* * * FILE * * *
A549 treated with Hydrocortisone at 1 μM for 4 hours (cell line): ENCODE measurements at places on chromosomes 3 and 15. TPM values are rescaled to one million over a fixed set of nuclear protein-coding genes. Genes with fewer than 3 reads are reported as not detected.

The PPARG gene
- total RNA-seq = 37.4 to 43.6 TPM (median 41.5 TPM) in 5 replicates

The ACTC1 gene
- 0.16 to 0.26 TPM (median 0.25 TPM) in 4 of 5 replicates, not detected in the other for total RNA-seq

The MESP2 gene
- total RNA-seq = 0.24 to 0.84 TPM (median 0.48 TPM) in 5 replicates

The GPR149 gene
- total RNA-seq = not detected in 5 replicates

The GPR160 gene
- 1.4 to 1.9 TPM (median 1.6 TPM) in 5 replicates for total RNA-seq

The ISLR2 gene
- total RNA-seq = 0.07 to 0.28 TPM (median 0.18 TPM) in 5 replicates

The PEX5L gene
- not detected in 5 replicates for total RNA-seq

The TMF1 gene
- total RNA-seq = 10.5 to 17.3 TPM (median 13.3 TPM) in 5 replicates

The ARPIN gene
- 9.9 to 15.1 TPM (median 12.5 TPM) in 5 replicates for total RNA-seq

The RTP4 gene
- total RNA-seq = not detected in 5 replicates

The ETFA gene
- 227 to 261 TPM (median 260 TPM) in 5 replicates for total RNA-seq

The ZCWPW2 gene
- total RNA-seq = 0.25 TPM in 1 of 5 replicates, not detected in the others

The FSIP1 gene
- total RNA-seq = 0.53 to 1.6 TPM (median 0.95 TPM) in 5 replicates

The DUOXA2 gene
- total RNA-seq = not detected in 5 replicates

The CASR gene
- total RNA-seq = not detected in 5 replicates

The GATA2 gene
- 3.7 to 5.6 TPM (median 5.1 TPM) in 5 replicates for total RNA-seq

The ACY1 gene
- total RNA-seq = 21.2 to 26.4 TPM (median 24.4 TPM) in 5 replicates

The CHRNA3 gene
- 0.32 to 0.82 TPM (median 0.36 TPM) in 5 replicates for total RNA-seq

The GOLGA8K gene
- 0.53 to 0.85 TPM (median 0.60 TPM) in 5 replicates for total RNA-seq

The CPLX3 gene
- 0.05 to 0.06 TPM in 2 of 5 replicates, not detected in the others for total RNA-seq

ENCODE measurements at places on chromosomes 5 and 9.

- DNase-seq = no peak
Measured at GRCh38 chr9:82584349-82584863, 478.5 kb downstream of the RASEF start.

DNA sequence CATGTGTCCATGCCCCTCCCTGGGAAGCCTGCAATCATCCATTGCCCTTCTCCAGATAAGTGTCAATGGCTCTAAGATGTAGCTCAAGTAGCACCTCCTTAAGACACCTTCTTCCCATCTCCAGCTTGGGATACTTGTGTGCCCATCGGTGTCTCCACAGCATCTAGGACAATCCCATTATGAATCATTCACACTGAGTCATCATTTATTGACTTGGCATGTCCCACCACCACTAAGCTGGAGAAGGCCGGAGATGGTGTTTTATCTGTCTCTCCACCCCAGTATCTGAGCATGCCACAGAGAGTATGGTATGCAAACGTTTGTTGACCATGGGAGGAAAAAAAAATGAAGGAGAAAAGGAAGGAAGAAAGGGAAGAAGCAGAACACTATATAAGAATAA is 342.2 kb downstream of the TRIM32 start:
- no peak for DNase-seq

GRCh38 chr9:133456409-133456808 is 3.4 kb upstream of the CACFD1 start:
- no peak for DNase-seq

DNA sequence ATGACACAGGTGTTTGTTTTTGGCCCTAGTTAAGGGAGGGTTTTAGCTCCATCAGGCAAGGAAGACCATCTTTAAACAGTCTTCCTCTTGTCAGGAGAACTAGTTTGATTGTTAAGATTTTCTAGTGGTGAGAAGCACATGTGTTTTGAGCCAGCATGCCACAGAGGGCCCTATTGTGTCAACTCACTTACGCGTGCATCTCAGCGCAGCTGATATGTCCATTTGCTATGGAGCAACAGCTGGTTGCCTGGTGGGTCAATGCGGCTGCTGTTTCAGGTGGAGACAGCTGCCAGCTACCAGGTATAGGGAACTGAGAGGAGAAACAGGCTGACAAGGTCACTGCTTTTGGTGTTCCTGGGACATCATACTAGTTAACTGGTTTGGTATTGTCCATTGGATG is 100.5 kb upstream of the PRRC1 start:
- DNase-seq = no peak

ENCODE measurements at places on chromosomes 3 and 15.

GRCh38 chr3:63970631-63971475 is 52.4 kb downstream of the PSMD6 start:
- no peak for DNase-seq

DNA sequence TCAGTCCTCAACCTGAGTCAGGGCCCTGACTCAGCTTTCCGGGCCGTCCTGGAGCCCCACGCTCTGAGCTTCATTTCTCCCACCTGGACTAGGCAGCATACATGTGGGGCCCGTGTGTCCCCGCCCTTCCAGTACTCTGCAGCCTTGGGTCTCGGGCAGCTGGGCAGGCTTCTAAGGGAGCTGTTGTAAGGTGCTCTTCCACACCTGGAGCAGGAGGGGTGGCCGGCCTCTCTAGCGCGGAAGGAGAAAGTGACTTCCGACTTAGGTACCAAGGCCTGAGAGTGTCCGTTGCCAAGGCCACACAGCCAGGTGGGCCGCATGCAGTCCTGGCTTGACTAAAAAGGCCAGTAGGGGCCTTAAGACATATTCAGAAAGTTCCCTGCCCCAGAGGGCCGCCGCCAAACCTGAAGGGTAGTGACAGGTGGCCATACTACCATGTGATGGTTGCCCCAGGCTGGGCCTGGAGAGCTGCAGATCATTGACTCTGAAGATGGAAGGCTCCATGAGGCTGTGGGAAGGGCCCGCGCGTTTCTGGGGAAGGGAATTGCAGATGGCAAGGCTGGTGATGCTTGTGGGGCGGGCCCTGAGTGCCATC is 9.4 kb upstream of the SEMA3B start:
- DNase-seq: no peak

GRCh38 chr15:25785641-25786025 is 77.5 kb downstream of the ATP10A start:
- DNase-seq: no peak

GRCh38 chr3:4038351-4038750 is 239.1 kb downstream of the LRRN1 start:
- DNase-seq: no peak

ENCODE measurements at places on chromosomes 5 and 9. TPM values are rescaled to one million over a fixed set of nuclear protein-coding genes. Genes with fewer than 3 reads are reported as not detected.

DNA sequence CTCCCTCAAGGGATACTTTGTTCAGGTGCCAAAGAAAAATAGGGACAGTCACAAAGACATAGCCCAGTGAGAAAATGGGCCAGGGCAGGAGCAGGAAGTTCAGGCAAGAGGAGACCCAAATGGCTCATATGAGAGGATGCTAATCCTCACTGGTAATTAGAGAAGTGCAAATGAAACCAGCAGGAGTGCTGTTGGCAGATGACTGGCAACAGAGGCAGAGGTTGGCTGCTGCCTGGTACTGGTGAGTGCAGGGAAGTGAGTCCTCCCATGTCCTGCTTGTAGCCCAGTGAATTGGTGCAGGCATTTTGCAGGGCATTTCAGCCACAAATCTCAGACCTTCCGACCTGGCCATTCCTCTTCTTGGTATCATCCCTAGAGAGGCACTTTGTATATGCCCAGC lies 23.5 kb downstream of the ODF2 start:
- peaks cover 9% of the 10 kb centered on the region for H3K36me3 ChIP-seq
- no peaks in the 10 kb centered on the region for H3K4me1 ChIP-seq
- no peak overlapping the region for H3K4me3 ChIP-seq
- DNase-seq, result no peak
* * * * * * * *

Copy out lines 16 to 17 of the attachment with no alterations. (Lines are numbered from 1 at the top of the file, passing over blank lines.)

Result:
The TMF1 gene
- total RNA-seq = 10.5 to 17.3 TPM (median 13.3 TPM) in 5 replicates